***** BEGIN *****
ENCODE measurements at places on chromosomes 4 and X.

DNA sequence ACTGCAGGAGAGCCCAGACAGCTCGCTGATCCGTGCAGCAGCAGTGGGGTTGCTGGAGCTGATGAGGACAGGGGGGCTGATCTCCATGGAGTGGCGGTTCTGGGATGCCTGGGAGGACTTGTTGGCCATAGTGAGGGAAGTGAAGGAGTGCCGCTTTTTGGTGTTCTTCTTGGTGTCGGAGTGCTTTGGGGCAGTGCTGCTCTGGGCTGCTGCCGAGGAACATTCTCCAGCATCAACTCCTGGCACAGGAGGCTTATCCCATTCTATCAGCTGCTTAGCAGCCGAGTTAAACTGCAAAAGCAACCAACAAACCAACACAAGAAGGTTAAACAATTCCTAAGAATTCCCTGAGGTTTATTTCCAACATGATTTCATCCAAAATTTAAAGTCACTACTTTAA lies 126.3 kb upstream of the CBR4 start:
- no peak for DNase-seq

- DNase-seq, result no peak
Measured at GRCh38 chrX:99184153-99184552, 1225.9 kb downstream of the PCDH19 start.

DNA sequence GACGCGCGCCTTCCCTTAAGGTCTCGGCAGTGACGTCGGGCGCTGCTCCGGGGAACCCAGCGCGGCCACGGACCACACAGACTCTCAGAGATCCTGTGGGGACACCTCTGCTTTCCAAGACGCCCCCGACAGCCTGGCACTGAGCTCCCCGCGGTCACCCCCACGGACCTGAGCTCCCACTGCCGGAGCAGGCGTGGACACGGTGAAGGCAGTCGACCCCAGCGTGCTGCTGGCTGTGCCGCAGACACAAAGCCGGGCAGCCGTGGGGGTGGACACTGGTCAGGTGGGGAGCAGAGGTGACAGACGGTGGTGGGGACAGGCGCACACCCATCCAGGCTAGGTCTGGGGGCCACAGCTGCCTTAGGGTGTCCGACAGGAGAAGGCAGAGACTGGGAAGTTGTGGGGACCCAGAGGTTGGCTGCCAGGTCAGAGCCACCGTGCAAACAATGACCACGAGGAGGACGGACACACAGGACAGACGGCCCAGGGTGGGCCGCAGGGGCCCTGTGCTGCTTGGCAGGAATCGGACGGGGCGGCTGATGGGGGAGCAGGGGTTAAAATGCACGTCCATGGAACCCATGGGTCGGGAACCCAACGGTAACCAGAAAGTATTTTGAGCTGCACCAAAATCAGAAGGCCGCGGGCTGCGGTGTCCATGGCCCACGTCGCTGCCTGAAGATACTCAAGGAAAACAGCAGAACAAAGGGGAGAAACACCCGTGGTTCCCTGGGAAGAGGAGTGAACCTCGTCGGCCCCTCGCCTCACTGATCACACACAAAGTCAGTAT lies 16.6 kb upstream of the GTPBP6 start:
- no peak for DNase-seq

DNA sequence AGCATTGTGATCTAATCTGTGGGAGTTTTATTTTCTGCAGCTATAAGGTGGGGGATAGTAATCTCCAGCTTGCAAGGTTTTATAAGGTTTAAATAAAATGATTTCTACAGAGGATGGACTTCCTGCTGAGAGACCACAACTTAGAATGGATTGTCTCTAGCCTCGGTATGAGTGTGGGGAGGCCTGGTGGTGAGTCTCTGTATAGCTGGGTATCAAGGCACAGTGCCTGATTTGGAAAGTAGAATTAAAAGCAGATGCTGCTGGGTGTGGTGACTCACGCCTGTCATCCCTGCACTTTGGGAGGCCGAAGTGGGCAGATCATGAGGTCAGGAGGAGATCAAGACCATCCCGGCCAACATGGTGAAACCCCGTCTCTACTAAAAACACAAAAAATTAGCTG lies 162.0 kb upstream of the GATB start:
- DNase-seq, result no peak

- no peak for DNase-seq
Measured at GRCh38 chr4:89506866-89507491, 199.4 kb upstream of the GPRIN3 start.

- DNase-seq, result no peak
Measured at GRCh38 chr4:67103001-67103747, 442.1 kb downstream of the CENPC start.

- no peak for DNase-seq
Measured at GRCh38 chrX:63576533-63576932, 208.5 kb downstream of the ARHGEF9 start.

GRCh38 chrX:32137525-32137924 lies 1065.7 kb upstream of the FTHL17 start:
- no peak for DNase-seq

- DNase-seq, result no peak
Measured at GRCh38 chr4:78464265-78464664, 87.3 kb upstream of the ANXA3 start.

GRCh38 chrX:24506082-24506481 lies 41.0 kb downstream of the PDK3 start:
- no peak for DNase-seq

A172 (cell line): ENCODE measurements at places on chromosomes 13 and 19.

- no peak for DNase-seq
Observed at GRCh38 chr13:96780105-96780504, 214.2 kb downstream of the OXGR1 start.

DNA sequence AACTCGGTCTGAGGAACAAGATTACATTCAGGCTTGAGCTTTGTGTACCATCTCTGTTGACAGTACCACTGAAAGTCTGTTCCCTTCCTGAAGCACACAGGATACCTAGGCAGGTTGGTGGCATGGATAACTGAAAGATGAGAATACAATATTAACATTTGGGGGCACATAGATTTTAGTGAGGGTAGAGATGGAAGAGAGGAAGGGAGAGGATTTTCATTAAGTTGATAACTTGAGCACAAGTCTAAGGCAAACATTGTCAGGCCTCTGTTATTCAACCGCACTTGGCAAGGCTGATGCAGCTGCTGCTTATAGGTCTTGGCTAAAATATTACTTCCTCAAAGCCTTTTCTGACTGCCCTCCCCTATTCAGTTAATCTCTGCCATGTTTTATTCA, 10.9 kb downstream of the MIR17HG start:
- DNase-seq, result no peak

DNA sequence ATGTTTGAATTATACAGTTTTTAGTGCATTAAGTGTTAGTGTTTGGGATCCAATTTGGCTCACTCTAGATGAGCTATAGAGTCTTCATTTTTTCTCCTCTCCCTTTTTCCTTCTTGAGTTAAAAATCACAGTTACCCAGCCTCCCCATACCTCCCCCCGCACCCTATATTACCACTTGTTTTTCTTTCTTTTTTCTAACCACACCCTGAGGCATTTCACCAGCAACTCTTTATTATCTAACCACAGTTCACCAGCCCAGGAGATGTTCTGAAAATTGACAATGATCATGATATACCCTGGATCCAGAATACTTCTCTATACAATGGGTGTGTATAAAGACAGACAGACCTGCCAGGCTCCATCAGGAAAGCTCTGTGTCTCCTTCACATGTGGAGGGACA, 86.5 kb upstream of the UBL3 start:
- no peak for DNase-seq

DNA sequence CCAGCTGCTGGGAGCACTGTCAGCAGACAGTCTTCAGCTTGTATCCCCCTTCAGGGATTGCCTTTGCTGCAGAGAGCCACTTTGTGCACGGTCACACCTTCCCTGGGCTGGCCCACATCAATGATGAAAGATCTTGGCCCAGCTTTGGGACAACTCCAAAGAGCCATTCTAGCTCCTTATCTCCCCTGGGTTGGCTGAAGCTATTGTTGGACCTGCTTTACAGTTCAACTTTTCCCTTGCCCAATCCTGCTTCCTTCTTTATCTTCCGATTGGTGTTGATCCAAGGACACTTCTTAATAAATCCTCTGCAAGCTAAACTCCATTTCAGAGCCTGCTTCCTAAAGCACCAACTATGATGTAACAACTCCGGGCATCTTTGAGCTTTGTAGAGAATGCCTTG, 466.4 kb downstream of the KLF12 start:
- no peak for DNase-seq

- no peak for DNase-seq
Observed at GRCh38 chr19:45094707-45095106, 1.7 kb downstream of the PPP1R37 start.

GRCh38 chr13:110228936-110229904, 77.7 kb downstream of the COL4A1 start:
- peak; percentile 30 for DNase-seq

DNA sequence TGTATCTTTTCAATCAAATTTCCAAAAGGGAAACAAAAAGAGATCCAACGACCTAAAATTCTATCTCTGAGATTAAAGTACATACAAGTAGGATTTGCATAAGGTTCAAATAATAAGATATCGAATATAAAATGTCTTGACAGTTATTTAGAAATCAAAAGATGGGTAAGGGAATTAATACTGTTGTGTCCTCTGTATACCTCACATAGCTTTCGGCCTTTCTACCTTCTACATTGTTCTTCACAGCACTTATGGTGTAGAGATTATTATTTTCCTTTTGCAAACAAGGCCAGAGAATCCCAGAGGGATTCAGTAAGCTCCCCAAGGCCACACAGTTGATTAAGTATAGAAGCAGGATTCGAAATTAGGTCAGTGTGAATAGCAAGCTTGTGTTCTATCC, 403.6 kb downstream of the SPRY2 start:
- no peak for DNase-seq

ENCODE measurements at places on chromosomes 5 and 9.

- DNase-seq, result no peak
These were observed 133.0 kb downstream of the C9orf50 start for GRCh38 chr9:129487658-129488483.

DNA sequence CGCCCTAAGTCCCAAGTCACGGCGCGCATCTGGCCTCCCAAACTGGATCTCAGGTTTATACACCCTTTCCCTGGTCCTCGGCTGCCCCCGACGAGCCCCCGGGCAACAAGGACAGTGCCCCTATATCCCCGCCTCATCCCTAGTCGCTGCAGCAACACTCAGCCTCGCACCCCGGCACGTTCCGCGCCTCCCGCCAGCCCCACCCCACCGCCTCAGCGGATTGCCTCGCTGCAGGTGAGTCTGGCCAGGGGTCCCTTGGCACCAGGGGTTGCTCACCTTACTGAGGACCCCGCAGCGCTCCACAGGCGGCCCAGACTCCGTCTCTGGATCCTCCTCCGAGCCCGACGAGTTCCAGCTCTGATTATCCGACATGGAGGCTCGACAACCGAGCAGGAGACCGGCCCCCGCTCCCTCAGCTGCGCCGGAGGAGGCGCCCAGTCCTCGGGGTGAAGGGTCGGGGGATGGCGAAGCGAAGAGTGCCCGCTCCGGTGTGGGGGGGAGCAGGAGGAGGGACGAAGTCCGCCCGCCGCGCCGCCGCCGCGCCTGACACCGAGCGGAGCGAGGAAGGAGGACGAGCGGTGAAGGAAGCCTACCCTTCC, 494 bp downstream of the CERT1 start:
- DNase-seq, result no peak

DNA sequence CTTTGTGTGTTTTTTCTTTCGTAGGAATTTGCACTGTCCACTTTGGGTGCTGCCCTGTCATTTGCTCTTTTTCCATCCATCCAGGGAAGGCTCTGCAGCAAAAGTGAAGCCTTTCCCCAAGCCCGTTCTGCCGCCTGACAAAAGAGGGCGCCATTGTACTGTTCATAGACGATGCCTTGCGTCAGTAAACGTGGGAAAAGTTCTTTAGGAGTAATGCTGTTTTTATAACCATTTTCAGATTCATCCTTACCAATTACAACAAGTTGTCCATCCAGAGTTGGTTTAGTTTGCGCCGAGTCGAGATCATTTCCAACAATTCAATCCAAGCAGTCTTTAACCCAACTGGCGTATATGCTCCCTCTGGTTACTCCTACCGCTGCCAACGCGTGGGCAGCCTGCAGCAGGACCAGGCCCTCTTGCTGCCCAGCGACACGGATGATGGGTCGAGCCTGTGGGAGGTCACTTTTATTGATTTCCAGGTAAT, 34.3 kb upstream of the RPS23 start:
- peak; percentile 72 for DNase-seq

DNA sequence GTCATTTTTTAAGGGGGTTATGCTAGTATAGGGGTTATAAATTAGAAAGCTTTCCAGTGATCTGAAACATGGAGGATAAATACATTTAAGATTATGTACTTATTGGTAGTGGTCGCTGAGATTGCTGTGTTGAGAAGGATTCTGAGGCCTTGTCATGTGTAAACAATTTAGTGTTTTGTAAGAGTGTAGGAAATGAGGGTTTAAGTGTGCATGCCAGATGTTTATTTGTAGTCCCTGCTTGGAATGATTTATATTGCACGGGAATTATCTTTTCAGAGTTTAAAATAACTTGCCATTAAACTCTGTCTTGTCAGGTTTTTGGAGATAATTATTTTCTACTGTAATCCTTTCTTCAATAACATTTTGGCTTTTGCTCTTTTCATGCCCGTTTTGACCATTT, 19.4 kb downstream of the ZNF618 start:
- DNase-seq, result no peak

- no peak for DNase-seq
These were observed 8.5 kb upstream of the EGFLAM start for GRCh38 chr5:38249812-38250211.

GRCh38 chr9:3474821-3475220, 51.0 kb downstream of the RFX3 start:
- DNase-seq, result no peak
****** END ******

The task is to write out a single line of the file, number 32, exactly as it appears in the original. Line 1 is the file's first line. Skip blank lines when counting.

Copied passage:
Observed at GRCh38 chr19:45094707-45095106, 1.7 kb downstream of the PPP1R37 start.